Additionally, trigger requests may be queued until an appropriate handler is
registered, but each symbol will only be handled once (unless it is later
The symbol structure for triggers is:
_XN_<handler> ['__' <arg>]*
And uses the callback:
typedef void (*basm_mtrg_ft)(char *sym, char *name, char **args, void *ptr);
int BASM_RegisterLinkMetaTrigger(char *name, basm_mtrg_ft fcn);
This is older, but shows around the first time I started using automatic
code generation in the linker...
XCall is a calling convention for x86-64, and may be used in place of the
SysV or Win64 conventions. Its purpose is to simplify code generation in
some cases (such as when writing a compiler).
(Removed big chunk about argument passing, register usage, and
In short it is x86 cdecl modified for x86-64, with 16-byte alignment and the
addition of prologues and epilogues similar to those in Win64.)
XCall will make use of name mangling for all names. This will simplify the
autogeneration of stubs when linking against existing code which may be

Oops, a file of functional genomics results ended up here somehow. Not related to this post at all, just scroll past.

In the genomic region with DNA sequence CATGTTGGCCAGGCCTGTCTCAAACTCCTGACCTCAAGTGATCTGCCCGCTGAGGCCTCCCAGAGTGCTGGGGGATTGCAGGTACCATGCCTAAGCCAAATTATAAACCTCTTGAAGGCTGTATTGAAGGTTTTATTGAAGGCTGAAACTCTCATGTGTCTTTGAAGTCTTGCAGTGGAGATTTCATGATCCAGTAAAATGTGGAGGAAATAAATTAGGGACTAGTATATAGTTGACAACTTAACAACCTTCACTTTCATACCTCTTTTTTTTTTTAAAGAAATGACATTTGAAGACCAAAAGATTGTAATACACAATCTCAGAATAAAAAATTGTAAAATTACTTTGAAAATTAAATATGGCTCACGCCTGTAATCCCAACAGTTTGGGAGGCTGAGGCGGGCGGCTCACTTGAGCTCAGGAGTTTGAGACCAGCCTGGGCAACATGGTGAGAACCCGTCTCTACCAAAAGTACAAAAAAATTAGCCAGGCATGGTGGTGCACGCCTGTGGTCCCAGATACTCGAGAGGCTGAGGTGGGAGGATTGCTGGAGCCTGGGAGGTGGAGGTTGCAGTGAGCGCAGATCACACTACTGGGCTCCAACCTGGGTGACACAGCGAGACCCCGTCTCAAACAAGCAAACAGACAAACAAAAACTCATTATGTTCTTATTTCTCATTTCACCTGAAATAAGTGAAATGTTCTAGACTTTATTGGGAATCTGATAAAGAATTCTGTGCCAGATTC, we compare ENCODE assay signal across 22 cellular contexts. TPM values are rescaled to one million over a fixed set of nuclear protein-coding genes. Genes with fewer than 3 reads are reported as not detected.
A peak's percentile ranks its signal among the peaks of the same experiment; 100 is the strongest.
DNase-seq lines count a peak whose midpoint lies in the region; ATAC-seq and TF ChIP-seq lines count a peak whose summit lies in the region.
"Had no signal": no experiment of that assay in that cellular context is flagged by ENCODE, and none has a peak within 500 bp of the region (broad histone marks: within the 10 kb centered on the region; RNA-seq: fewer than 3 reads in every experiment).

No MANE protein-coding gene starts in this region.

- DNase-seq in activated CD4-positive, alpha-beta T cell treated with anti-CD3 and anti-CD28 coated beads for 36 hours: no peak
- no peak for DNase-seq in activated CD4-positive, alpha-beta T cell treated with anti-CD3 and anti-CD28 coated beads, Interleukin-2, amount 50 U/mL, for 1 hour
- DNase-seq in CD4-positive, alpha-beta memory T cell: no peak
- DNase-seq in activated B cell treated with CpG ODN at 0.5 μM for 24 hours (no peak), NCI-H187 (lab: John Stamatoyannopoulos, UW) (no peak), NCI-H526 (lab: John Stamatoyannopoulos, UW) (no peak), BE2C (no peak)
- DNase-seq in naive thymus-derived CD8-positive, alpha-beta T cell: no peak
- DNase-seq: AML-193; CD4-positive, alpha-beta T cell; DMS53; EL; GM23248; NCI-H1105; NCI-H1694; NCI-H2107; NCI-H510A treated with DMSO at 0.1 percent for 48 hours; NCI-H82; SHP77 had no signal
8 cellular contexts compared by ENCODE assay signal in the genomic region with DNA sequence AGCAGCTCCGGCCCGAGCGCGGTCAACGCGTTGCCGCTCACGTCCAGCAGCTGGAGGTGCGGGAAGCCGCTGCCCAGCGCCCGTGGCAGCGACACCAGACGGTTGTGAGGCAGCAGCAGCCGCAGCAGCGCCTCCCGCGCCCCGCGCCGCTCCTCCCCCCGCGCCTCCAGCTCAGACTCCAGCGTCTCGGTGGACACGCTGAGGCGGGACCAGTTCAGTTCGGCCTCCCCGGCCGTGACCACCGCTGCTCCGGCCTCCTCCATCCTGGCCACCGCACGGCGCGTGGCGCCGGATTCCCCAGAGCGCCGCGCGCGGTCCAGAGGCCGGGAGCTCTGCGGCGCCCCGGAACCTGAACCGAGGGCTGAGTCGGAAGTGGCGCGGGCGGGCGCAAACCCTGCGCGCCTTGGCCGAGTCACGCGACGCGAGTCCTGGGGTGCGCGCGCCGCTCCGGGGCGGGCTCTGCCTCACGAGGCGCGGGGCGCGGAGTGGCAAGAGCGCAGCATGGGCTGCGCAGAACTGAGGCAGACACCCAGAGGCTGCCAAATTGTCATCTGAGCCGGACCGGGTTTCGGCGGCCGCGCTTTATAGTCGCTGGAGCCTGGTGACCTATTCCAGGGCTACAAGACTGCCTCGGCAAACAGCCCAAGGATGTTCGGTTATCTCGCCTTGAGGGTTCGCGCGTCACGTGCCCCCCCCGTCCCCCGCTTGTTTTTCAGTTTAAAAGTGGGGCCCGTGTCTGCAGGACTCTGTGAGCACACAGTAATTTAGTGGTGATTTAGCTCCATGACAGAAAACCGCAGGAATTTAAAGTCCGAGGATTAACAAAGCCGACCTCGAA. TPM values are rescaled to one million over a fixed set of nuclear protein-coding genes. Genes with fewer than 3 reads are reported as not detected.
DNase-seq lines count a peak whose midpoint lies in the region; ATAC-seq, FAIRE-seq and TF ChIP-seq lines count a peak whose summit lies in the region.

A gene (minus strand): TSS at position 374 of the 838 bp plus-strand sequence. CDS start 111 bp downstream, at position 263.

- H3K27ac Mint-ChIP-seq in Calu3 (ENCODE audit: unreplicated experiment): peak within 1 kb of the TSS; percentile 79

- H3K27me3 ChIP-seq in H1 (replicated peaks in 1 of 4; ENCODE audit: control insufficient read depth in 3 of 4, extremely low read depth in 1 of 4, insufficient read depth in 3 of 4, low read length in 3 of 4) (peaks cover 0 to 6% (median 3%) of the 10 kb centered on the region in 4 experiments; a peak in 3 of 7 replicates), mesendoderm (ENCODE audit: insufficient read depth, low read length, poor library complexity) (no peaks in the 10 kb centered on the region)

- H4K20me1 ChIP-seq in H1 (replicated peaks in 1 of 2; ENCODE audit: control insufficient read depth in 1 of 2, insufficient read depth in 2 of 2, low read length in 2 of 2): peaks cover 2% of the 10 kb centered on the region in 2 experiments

compiled to use a different calling convention (the mangled name will serve
to tell the stub generator how the stack frame is layed out in order so that
it can re-package the arguments as needed).
The function name will include a prefix:
'_XC_' is used for ordinary functions and for calls to a function which
accepts a fixed number of arguments;
'_XV_' is used when calling vararg functions, and also for the call-target
of such a call (this symbol will be either an alias or a jump to the actual
function implementing the vararg function, or a conversion stub if an
inter-convention call is taking place, however this will never be the proper
name of the vararg function in question).
This prefix will be followed by a mangled version of the name and signature
Note: Include section on Signature Strings if needed.
(Left out string rules, given they were given before.)
Note that it is the case with ordinary function calls that the mangled name
used by the caller and reciever are required to be equivalent.
The signature in this case will represent the arguments being accepted by
the reciever, and not the types of values on the stack from the POV of the
caller (It is reasonable that the types not match exactly between them, for
example, as the result of a cast or implicit type conversion).
In the case of Vararg functions, the signature will represent the values
passed on the stack from the POV of the caller, and so the same target
function may be called by any number of possible names (It is then the
responsibility of the linker to locate the correct call-target for a given
name and signature).